duplicate keyid survey results
Sat Mar 9 04:24:01 2002
On Sat, Mar 09, 2002 at 09:59:12AM +0900, Hironobu SUZUKI wrote:
> Len Sassamann:
> 1) The thing that comes to mind immediately for me is that you should
> allow for a 64-bit key-ID search.
> 2) The public key servers should do little more than accept, store,
> and report data that it contains. Preventing the display of keys with
> duplicate IDs steps over that line a bit too much for me.
> David Shaw:
> 3) If a duplicated keyid is requested from the current HKP and NAI
> LDAP keyservers, *all* matching keys are returned. This is the
> correct behavior, as it lets the receiving program and the user decide
> which (if any) of the returned keys is the right one.
> 1) 64-bit KeyID will be supported. It's easy and no problem in server.
> But I'm wondering how PGP/GPG user know their own 64-bit KeyID.
GPG uses 64-bit keyids internally, so even though most people don't
know their own 64-bit keyid, when someone does a --refresh-keys
command or a key is retrieved automatically because of the
--auto-key-retrieve option the 64-bit keyid can be used.
Even so, the user can see their 64-bit keyid by adding the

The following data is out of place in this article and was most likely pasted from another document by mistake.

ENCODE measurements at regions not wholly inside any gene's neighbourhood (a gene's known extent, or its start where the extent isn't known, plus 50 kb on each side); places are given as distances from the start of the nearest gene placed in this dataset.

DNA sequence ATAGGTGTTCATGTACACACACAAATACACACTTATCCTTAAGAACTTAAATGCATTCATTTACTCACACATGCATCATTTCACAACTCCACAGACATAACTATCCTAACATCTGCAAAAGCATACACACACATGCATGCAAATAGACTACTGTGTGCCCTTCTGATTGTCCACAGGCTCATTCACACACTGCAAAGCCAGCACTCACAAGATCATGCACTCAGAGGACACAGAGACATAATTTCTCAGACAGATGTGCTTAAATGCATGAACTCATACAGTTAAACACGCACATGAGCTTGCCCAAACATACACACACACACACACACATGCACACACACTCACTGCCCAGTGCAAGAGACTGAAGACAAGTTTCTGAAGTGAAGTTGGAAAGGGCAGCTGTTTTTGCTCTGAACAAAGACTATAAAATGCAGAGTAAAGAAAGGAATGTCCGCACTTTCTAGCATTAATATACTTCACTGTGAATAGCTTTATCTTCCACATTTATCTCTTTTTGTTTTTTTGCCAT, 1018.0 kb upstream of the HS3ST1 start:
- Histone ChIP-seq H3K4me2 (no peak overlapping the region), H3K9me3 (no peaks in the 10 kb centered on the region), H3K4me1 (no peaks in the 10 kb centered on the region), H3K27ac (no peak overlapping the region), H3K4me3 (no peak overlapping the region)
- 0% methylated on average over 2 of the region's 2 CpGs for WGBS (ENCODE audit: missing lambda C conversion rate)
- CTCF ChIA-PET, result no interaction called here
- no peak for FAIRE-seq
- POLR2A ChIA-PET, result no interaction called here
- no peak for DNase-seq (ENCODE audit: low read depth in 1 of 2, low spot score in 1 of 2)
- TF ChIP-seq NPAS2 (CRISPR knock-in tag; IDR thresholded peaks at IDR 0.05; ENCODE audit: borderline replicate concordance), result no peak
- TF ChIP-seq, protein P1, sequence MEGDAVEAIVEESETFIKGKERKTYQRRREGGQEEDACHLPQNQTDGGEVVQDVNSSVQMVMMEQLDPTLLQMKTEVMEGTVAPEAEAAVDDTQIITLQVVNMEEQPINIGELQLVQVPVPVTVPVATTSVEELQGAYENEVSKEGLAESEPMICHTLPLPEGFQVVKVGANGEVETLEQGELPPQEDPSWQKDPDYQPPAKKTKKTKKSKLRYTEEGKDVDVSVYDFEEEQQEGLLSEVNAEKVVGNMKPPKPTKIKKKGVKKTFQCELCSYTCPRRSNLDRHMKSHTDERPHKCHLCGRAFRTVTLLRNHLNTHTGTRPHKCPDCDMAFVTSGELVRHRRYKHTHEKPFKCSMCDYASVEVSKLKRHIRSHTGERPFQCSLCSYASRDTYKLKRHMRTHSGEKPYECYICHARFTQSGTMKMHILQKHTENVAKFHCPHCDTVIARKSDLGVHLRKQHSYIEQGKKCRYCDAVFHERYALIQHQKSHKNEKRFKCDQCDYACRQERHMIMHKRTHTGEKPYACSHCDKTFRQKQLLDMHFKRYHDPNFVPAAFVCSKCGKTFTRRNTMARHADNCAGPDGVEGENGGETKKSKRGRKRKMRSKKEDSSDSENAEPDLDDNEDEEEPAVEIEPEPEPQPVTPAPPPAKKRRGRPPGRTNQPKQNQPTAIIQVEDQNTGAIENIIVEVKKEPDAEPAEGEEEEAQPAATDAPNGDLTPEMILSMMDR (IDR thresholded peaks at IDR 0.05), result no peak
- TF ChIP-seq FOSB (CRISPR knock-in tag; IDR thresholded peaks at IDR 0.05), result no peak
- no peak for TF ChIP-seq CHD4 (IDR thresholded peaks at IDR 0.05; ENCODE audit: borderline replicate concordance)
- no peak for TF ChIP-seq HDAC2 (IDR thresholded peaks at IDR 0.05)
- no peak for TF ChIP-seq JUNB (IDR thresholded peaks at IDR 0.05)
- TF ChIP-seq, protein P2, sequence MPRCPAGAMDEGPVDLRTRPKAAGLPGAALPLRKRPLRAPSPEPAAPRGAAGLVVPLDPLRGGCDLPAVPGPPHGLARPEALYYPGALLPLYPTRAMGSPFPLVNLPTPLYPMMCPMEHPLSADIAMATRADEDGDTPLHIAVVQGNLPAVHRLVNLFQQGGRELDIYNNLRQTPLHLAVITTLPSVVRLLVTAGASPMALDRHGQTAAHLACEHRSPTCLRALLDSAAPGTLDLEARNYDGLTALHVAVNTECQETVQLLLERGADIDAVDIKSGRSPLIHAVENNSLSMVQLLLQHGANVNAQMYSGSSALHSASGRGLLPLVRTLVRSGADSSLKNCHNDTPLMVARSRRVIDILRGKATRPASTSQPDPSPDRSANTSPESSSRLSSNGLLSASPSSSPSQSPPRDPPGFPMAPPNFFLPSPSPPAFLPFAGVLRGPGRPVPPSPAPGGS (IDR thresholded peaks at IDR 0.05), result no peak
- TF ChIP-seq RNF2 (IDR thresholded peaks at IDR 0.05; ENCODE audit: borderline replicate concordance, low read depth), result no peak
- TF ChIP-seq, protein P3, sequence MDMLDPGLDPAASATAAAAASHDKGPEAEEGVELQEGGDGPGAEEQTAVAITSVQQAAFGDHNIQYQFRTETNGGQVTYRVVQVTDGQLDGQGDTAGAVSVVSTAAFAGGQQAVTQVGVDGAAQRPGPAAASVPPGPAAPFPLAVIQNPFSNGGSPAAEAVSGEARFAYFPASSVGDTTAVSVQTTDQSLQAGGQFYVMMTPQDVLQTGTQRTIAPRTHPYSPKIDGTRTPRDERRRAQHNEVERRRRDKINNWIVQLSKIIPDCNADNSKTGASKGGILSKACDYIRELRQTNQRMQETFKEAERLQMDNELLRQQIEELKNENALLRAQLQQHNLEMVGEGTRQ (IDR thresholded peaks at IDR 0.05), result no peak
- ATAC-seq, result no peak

"--with-colons" option to the usual --list-keys or --list-sigs
I'd even like to be able to search by fingerprint. The way I see it,
since the 32-bit keyid is just the lowest 32 bits of the fingerprint,
and the 64-bit keyid is just the lowest 64 bits of the fingerprint,
the keyserver must calculate the fingerprint no matter what. Since
it's already calculated, it would be nice to use it.
> 2) HKP protocol based HTTP/1.0 is not define the waring status for the
> found duplicate key. We should define some specifications for
> duplicate keys. This specification is not only problem of public key
> server(s) but also problem of OpenPGP client(s) a.k.a PGP and GPG.
> 3) I think "all matching keys are returned" solution is not a perfect
> idea. But I can support it easly for my public key server. I'd like
> to know how about this solution for PGP or GPG.
If you don't think this is the right way to go, what do you suggest as
an alternative? I think a warning is fine, but not returning one of
the keys leaves the keyserver open for a denial of service attack.
David Shaw | firstname.lastname@example.org | WWW http://www.jabberwocky.com/
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